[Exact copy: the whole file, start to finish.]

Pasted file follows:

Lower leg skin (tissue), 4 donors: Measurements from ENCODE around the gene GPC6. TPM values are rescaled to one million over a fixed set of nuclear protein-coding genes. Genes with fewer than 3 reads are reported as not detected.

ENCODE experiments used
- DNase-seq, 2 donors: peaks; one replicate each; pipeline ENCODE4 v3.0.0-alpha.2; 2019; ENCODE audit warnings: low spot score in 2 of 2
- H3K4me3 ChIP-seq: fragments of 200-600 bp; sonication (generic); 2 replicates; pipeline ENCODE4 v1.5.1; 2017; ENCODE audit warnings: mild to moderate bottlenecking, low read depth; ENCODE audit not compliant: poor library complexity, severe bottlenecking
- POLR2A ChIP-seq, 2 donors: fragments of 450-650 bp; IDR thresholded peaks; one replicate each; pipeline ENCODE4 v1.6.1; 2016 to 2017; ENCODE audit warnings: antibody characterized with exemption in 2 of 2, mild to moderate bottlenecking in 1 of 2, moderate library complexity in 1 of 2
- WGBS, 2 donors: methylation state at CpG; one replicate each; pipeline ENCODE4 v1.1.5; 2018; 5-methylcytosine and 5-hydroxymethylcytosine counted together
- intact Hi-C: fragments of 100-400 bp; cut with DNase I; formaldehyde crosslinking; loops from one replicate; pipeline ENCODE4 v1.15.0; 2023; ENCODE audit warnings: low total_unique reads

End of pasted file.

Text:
Lower leg skin (tissue), 4 donors: Measurements from ENCODE around the gene GPC6. TPM values are rescaled to one million over a fixed set of nuclear protein-coding genes. Genes with fewer than 3 reads are reported as not detected.

ENCODE experiments used
- DNase-seq, 2 donors: peaks; one replicate each; pipeline ENCODE4 v3.0.0-alpha.2; 2019; ENCODE audit warnings: low spot score in 2 of 2
- H3K4me3 ChIP-seq: fragments of 200-600 bp; sonication (generic); 2 replicates; pipeline ENCODE4 v1.5.1; 2017; ENCODE audit warnings: mild to moderate bottlenecking, low read depth; ENCODE audit not compliant: poor library complexity, severe bottlenecking
- POLR2A ChIP-seq, 2 donors: fragments of 450-650 bp; IDR thresholded peaks; one replicate each; pipeline ENCODE4 v1.6.1; 2016 to 2017; ENCODE audit warnings: antibody characterized with exemption in 2 of 2, mild to moderate bottlenecking in 1 of 2, moderate library complexity in 1 of 2
- WGBS, 2 donors: methylation state at CpG; one replicate each; pipeline ENCODE4 v1.1.5; 2018; 5-methylcytosine and 5-hydroxymethylcytosine counted together
- intact Hi-C: fragments of 100-400 bp; cut with DNase I; formaldehyde crosslinking; loops from one replicate; pipeline ENCODE4 v1.15.0; 2023; ENCODE audit warnings: low total_unique reads